Earlier this month, the U.S. Conference of Catholic Bishops voted to on several proposals to hold bishops accountable for instances of sexual abuse of children or vulnerable persons, sexual misconduct, or the intentional mishandling of such cases. They also specifically committed to involving and utilizing lay professional experts and established a new, independent mechanism for the reporting of such cases.
The new system commits to the involvement of lay professionals, informs the person asserting an allegation of their rights, establishes a notification process for conflicts of interest, and ensures claims won’t result in prejudice, retaliation, or discrimination.
The new system builds on The Charter for the Protection of Children and Young People, more commonly known as the Dallas Charter, which is a comprehensive set of procedures originally established by the USCCB in June 2002 for addressing allegations of sexual abuse of minors by Catholic clergy. The Charter also includes guidelines for reconciliation, healing, accountability, and prevention of future acts of abuse. It was revised in 2005, 2011, and 2018.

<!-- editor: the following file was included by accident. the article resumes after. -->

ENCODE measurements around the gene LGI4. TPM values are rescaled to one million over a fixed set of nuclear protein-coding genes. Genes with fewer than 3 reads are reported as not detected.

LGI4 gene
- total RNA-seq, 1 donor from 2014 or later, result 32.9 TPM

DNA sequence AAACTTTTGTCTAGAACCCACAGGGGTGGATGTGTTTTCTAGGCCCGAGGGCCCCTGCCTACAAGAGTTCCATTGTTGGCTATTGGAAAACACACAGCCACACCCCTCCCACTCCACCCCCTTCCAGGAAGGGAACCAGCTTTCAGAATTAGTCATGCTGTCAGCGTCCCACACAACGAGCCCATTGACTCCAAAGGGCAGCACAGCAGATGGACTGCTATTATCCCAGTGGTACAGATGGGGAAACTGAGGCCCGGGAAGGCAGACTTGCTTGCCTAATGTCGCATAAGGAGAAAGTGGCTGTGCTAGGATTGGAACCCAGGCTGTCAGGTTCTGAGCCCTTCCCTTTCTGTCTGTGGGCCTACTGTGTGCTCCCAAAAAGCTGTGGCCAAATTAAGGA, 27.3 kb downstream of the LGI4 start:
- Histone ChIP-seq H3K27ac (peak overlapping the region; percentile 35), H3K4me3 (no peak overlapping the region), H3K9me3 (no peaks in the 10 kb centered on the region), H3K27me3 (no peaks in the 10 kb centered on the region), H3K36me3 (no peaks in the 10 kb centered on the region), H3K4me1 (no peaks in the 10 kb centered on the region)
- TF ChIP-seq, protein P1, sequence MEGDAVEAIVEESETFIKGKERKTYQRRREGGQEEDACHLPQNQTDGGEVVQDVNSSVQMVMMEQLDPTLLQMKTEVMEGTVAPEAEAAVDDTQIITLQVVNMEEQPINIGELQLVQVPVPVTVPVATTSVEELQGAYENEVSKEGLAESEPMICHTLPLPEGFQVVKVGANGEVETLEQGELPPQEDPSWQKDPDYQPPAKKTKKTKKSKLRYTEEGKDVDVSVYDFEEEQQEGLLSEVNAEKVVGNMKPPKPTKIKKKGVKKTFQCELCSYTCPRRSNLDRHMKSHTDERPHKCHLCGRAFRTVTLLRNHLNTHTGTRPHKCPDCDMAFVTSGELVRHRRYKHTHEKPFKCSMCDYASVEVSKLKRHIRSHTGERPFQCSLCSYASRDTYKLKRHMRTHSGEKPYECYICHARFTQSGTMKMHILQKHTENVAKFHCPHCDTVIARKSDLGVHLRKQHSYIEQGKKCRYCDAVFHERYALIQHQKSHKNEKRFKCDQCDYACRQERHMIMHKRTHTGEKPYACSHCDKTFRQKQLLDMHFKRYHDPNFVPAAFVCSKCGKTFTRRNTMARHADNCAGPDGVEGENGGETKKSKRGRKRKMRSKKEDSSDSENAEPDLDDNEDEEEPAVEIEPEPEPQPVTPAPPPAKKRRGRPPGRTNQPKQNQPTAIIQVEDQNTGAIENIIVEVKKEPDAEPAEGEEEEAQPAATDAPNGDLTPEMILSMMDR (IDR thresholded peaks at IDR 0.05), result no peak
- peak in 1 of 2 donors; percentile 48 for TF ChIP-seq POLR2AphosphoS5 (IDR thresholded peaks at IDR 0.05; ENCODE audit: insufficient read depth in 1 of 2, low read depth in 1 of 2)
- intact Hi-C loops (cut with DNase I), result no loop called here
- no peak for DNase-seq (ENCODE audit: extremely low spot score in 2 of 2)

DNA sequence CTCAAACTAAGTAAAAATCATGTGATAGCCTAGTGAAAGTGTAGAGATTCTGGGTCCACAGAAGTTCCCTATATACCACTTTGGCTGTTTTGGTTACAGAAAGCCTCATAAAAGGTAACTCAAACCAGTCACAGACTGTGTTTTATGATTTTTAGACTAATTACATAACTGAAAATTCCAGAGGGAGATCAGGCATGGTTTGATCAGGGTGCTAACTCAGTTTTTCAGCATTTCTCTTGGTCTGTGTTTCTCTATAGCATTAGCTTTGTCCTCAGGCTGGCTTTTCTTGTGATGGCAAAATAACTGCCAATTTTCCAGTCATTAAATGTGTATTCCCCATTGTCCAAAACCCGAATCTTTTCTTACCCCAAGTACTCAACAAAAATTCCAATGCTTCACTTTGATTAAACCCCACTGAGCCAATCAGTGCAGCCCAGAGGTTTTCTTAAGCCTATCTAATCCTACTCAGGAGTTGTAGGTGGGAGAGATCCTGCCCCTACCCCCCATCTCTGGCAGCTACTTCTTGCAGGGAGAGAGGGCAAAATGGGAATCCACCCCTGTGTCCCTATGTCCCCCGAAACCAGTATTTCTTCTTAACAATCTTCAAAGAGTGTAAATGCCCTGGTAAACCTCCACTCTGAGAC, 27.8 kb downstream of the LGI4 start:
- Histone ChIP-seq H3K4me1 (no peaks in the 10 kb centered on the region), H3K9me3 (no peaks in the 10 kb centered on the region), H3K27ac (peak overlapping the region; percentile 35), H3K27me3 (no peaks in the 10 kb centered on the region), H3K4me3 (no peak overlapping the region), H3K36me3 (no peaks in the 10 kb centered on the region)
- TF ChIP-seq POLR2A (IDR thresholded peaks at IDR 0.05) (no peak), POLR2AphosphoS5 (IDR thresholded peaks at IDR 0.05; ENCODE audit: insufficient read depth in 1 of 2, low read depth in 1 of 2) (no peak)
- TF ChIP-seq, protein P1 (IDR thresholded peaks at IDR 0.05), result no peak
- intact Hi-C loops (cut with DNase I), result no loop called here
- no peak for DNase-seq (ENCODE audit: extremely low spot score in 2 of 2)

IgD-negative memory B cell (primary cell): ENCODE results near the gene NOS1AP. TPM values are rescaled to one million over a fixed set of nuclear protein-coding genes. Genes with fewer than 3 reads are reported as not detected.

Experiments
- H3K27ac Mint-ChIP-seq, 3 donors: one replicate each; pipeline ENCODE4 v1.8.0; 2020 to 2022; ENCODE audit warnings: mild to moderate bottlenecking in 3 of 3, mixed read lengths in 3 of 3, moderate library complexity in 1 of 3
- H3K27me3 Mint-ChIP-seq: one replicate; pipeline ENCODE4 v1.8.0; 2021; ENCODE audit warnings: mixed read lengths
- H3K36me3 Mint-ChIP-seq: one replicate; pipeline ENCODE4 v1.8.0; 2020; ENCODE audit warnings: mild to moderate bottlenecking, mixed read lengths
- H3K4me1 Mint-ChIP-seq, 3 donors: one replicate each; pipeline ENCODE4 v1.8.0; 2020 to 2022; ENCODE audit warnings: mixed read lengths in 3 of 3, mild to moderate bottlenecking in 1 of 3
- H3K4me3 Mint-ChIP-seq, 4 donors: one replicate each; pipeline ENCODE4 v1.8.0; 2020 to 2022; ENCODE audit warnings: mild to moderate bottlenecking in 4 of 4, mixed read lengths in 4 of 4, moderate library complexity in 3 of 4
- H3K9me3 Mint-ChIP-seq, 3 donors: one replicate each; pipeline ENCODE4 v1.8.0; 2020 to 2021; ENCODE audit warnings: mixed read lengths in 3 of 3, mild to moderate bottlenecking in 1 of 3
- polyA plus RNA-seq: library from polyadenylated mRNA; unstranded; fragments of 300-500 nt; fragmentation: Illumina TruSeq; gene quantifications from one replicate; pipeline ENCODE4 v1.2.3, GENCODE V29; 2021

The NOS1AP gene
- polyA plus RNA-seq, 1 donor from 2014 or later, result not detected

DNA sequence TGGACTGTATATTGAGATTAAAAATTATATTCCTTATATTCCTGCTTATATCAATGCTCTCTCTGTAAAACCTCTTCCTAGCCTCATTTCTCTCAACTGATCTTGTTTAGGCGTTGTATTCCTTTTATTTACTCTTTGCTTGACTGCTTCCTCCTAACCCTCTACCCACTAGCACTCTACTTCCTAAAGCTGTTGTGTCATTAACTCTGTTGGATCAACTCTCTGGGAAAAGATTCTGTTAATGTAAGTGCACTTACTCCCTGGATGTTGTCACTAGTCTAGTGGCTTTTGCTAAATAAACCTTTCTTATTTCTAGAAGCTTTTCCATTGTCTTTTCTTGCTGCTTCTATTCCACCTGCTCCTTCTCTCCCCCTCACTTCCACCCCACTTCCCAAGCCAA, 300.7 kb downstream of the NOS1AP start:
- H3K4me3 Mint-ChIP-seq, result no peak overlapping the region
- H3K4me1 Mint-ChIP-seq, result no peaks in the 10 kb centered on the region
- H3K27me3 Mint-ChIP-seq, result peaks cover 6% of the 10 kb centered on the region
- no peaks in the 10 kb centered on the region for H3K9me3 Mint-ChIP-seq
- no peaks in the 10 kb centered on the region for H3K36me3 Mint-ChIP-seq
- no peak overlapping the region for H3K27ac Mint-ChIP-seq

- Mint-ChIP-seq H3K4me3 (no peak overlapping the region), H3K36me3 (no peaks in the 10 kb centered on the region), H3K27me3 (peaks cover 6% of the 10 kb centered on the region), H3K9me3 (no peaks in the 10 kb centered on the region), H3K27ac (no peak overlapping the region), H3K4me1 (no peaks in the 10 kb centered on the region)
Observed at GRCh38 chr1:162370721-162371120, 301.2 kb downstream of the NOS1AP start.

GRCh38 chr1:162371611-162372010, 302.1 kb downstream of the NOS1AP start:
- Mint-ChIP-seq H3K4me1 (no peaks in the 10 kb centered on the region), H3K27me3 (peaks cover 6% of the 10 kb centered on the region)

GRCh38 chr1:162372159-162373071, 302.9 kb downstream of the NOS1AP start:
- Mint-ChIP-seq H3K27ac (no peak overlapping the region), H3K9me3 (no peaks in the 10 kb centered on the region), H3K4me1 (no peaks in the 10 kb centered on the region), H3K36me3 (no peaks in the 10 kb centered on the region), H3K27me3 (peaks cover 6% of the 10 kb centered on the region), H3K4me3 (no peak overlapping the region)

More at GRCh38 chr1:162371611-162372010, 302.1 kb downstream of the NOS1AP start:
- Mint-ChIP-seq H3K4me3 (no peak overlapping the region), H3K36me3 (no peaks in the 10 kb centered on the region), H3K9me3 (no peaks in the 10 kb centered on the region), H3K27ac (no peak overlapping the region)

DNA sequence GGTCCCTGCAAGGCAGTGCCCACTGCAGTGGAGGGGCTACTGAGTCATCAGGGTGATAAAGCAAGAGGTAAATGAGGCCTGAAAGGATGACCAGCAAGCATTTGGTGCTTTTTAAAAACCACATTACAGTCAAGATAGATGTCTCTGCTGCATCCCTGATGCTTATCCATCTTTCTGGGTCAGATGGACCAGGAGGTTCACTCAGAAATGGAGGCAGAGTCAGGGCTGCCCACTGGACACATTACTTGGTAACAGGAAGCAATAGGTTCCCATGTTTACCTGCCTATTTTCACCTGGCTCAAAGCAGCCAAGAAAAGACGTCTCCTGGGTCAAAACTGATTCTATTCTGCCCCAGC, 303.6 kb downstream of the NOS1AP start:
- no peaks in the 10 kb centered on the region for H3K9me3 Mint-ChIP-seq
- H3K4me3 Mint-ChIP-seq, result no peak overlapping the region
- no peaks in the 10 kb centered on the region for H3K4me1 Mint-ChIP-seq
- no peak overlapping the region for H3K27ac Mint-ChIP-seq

This year’s review resulted in the new system, in which Bishops agreed that third-party, independent oversight is crucial in successfully uncovering, publicizing and punishing bishop misconduct.
Click here for more information on this new process.